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U.S. Department of Transportation

Potential Roles of M&O in Supporting Livability and Sustainability


How M&O Can Support Livability and Sustainability

M&O strategies can support livability and sustainability in multiple contexts, including:

Transportation systems M&O has wide-ranging impacts on communities and the environment — from how easy it is for a pedestrian to cross the street to how much fuel, productivity, and quality of life is wasted in traffic.

Efforts to create more livable, sustainable communities should account for all aspects of transportation: planning, development, management, and operations.

The connections between M&O strategies and livability and sustainability can be broadly grouped into three areas: economic, environmental, and community- related (i.e., related to travel choices and equity). Table 2 highlights these connections and some measures of the benefits.

Table 2. Connections between M&O Strategies and Livability and Sustainability
Category Specific Connections
The role of M&O in supporting economic sustainability and/or livability issues
  • M&O strategies save travelers time and money by reducing congestion. By one measure, operational improvements nationwide resulted in a savings of 308 million annual hours of delay, with a value of $6.5 billion, in 2007.4
  • M&O strategies cost-effectively improve transportation system performance. M&O strategies are able to improve the performance of the transportation system at low- to moderate-cost and often without requiring any expansion of the system’s physical capacity.5
  • M&O strategies can enhance economic competitiveness and economic development. Improving multimodal networks can help support commercial districts by making them more attractive for pedestrians and other non-automobile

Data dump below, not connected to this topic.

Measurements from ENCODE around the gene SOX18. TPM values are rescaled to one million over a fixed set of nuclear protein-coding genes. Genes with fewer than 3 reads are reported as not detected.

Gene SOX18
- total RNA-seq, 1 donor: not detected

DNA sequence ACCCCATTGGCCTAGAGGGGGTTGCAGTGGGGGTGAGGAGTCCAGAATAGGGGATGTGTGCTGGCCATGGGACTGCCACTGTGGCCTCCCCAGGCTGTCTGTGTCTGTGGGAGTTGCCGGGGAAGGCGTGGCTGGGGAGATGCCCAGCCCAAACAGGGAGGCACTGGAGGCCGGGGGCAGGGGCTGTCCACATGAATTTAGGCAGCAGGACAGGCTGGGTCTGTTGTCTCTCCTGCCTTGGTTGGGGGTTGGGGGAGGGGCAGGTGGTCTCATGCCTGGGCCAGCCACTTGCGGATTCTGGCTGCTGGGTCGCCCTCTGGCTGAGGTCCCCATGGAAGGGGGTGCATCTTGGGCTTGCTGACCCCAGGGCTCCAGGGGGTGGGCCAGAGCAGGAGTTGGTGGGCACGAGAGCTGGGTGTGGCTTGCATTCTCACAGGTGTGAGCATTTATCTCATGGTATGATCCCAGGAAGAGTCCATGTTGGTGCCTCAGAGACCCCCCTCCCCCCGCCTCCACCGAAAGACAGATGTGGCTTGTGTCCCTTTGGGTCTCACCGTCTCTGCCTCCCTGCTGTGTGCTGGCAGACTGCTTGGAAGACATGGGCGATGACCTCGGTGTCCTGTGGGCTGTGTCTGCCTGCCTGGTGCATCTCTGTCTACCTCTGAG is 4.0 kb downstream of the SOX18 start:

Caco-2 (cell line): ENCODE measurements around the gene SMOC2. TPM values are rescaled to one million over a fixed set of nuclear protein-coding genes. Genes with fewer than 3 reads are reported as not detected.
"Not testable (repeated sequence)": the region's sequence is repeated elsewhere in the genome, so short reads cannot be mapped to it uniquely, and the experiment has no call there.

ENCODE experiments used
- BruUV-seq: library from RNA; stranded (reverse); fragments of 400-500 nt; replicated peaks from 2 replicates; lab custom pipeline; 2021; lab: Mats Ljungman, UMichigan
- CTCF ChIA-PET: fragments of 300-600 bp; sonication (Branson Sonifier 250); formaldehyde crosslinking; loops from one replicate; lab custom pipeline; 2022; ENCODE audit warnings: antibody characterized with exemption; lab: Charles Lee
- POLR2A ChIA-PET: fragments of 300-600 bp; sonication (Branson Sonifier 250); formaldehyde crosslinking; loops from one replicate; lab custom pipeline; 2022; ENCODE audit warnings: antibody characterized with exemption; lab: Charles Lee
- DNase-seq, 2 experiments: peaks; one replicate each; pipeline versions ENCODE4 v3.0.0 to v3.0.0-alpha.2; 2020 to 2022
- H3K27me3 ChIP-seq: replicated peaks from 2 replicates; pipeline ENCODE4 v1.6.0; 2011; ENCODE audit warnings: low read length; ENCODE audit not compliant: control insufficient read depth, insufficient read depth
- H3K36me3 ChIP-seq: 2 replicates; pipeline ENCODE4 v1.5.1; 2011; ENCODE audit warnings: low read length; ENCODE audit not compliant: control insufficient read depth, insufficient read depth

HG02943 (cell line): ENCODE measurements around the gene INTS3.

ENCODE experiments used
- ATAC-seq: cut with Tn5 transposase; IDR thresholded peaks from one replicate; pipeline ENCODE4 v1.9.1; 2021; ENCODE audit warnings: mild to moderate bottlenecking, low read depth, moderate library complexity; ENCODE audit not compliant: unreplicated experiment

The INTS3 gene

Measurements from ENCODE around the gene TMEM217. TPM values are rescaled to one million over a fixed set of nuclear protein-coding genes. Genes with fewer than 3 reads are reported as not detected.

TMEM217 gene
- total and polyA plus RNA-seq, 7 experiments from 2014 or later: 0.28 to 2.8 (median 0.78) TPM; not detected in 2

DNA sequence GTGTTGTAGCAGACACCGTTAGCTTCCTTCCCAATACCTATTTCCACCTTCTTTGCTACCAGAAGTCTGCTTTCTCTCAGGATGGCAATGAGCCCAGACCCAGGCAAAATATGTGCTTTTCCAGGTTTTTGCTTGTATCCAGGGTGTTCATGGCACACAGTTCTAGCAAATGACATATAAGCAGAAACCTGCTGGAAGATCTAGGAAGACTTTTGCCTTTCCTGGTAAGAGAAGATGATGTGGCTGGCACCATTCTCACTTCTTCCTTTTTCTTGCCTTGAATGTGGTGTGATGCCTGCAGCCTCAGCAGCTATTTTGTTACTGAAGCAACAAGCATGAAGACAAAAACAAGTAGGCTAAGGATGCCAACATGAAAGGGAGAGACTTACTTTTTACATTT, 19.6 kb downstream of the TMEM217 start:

users.6 M&O strategies that improve transportation system reliability can help support efficient goods movement, which may result in lower costs of goods and may enhance economic competitiveness.
  • M&O strategies can improve safety. It is estimated that road weather information systems can reduce traveler delay and lower crash rates by seven to 83 percent.7 Signal coordination can decrease intersection crash rates, reduce rear-end conflicts, and reduce crashes during turning movements at signalized intersections.8
  • Implementation of pricing of lanes or parking (an M&O strategy) can provide a sustainable funding source for transportation. One estimate found first-year revenue generation of $235 to $500 million and longer-term annual revenues of $0.5 to $1 billion from turning a region’s freeway shoulders into dynamic priced lanes during the peak periods.9
The role of M&O in supporting environmental sustainability and/or livability issues
  • M&O strategies can improve air quality and public health by reducing air pollutant emissions. Strategies that reduce vehicle miles traveled (VMT), vehicle trips, and vehicle idling reduce all air pollutants; improving traffic speeds or flow can also reduce some emissions.10
  • M&O strategies can help mitigate climate change by reducing fuel consumption and GHG emissions. Various studies have shown GHG reductions attributable to operations strategies in the range of three to 20 percent.11
  • M&O strategies can support land preservation and reduce sprawl by limiting new infrastructure development. This is an indirect benefit of M&O. M&O contributes to the principle of “fix it first” and can be an alternative to adding additional road capacity.12